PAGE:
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The casing ceremony -- an Army tradition

An event marked by tradition, honor, respect and sacrifice

Capt. Matthew Diaz and 1st Sgt. David Bouchat case the unit guidon on for an upcoming deployment. Photo credit: Missy Bouchat

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As a military spouse, I thoroughly enjoy learning about the history and traditions of the U.S. Army. It may seem extraneous to some that we constantly play our nation's anthem before a movie or event, pull over on the side of the road on base at 0630 and 1700 for "Reveille" and "Retreat," or hear the "Army Song" at the end of every ceremony, but it is because of these traditions that the Army and its soldiers are united together. One such tradition, the Casing of the Colors, is demonstrated during a unit's deployment ceremony as the soldiers prepare to deploy.

For a spouse, family member or guest attending such an event, it is important to understand this tradition, and to do so we must first understand what the unit colors represent. The practices and usage of military flags date back to the Revolutionary War and have evolved in American military history ever since. The colors symbolize a unit's lineage, its honors and its identity. The colors represent all soldiers past, present and future, and the colors stand as a silent reminder of the past glories as well as an inspiration for future endeavors.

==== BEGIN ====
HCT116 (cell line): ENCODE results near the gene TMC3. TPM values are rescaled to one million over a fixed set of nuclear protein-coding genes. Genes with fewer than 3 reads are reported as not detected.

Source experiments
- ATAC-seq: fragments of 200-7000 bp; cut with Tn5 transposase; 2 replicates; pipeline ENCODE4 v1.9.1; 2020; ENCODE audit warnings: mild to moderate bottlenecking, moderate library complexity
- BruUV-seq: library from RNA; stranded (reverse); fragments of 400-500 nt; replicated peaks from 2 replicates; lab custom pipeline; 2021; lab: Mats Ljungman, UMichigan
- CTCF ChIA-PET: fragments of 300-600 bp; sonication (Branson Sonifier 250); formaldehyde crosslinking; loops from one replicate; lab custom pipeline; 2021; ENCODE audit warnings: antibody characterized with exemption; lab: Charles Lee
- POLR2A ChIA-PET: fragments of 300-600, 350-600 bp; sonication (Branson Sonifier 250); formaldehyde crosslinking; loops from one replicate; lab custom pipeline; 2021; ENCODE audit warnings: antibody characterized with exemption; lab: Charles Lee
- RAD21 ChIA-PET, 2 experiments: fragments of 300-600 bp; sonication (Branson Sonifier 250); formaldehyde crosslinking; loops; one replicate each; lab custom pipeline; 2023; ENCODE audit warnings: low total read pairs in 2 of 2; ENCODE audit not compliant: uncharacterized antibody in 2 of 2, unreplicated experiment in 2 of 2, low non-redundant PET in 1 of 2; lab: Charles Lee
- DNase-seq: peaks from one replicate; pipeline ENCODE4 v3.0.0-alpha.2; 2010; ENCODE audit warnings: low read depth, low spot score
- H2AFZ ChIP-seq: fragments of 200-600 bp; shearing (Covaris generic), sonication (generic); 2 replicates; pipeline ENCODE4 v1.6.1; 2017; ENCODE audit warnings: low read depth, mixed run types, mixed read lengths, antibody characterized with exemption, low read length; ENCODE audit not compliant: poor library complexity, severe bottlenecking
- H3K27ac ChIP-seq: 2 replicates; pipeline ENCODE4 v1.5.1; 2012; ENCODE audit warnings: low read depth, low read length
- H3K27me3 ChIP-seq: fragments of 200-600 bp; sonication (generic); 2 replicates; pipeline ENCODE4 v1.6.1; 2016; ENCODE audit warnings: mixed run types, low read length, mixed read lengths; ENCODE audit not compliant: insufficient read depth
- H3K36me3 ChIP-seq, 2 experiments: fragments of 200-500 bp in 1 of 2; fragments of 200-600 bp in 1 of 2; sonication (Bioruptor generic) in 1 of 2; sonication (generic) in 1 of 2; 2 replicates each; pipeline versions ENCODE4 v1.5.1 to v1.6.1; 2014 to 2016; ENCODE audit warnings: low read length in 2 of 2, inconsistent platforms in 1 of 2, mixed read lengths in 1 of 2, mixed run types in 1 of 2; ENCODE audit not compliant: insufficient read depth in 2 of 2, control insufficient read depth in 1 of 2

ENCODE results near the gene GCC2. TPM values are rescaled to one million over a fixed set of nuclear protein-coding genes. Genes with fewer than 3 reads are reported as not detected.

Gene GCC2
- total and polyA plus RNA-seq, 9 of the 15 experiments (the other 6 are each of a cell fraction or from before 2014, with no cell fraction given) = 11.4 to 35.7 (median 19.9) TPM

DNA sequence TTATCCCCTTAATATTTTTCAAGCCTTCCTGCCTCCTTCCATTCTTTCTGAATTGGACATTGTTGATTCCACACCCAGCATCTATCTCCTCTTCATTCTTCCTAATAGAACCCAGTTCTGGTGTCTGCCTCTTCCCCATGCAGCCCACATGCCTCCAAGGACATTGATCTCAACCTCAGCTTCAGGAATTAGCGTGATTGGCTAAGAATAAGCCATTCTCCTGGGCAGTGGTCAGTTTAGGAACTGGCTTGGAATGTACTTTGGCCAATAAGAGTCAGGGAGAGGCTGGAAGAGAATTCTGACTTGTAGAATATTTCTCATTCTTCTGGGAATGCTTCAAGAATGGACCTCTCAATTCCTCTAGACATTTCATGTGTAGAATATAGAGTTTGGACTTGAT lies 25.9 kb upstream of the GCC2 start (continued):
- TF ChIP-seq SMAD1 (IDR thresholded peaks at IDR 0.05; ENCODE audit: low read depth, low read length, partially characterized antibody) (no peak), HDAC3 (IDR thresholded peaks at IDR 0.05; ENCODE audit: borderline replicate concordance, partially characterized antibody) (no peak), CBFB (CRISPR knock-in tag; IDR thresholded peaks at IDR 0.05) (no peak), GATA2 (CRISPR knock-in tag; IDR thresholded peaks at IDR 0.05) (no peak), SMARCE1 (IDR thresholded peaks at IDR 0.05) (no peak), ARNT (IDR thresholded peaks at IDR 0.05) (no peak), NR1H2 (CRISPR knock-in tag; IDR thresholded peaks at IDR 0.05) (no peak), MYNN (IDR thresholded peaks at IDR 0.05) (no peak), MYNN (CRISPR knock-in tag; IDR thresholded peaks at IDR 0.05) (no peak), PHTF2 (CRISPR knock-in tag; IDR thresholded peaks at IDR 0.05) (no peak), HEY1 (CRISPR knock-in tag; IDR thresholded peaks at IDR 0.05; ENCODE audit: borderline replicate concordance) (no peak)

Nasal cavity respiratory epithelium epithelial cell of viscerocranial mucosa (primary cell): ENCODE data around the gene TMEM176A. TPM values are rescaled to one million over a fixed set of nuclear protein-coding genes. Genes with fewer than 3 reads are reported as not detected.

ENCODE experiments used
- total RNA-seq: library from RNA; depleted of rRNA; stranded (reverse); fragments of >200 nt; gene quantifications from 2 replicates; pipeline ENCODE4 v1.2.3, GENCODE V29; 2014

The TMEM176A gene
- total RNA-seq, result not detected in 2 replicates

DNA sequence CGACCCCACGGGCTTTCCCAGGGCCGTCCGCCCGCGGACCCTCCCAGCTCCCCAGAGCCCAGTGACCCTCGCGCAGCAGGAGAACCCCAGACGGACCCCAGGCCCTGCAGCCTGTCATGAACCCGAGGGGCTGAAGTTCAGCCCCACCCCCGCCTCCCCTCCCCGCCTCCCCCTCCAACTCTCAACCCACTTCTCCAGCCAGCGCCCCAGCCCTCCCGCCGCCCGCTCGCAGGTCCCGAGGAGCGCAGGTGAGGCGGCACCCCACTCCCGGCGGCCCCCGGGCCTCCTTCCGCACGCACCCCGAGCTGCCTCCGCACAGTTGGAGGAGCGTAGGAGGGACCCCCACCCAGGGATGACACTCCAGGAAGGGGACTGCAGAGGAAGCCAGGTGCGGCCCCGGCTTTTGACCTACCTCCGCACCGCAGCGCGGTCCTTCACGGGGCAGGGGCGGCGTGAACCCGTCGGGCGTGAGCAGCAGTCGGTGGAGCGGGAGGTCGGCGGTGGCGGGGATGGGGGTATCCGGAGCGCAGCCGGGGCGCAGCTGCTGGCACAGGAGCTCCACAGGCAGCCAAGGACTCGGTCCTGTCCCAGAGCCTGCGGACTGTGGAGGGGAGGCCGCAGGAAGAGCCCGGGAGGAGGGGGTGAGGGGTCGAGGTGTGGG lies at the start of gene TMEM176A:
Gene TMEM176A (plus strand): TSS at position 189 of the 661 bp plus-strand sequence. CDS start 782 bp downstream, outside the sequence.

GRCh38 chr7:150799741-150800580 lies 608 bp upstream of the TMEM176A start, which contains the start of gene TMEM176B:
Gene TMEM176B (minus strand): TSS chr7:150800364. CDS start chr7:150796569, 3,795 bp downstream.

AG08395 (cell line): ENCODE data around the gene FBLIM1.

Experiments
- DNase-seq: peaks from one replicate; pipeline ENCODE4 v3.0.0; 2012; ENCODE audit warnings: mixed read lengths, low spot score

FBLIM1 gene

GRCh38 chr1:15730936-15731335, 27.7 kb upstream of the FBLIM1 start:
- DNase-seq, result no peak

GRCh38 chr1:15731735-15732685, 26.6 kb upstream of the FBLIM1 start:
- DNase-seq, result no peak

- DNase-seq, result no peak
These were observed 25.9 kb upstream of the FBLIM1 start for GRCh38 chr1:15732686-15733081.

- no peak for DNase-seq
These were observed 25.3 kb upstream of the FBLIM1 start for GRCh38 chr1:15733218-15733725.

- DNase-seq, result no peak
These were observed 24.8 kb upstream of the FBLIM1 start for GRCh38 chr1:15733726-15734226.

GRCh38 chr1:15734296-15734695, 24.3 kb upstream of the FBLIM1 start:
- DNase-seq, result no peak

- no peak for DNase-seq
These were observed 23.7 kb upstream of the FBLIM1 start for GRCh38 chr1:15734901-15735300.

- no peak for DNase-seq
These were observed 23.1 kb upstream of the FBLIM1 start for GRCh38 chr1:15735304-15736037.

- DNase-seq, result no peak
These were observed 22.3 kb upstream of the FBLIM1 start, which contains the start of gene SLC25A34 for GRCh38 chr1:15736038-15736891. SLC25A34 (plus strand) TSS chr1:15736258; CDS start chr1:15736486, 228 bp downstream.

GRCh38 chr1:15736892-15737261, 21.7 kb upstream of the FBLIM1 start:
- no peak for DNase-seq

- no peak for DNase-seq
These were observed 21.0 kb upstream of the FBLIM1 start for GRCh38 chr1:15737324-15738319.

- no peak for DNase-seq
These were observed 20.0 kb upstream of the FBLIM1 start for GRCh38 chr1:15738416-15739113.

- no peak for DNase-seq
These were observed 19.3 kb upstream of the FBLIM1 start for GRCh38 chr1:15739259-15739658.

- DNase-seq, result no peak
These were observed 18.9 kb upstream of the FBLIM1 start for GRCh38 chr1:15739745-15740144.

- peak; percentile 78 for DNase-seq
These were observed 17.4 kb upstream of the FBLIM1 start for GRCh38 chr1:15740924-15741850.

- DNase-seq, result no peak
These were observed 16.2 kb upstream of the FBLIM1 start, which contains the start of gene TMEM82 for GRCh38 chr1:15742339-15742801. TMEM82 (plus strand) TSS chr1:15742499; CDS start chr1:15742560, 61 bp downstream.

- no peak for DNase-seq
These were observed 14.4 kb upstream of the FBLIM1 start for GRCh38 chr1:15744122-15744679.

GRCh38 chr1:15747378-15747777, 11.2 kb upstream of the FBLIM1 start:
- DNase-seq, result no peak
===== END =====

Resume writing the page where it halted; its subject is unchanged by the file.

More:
During the casing ceremony, it is customary for the unit's flag, or its colors, to be properly stored prior to the unit's deployment. As with all proper military ceremonies, the event is opened with a benediction by the chaplain followed by the National Anthem. Traditionally, the unit's senior non-commissioned officer stands before his soldiers, similar to a change of command ceremony. As the soldiers are placed at the position of "parade rest!", the unit's senior commanders speak of the upcoming mission, provide words of wisdom, and wish the soldiers well.

After the speeches, the unit's senior non-commissioned officer brings his unit to the position of attention and relinquishes the formation to the commander. As the crowd sits silent, the colors are presented to the audience with the command of "present, arms!" It is only now that the colors are cased by the soldier entrusted with the responsibility of protecting the unit's heraldry, the command sergeant major, or in the case of a company deployment, the first sergeant. When the casing is completed, the commander lowers the colors with the command of "order, arms!" After the senior non-commissioned officer retreats to the rear of the formation, the commander closes the ceremony with nothing other than the I Corps March and the Army Song. Following the loud and triumphant expression of pride, the commander salutes his senior commander and declares "sir, the unit is trained and ready to deploy!"

"Deploy your unit!"

Such a deployment ceremony marks the beginning of a difficult time for families, having to say goodbye to their soldier for an extended period of time to embark on often dangerous missions. For me, the traditions I witness during such ceremonies makes me feel united as well, and proud of my soldier and my family.

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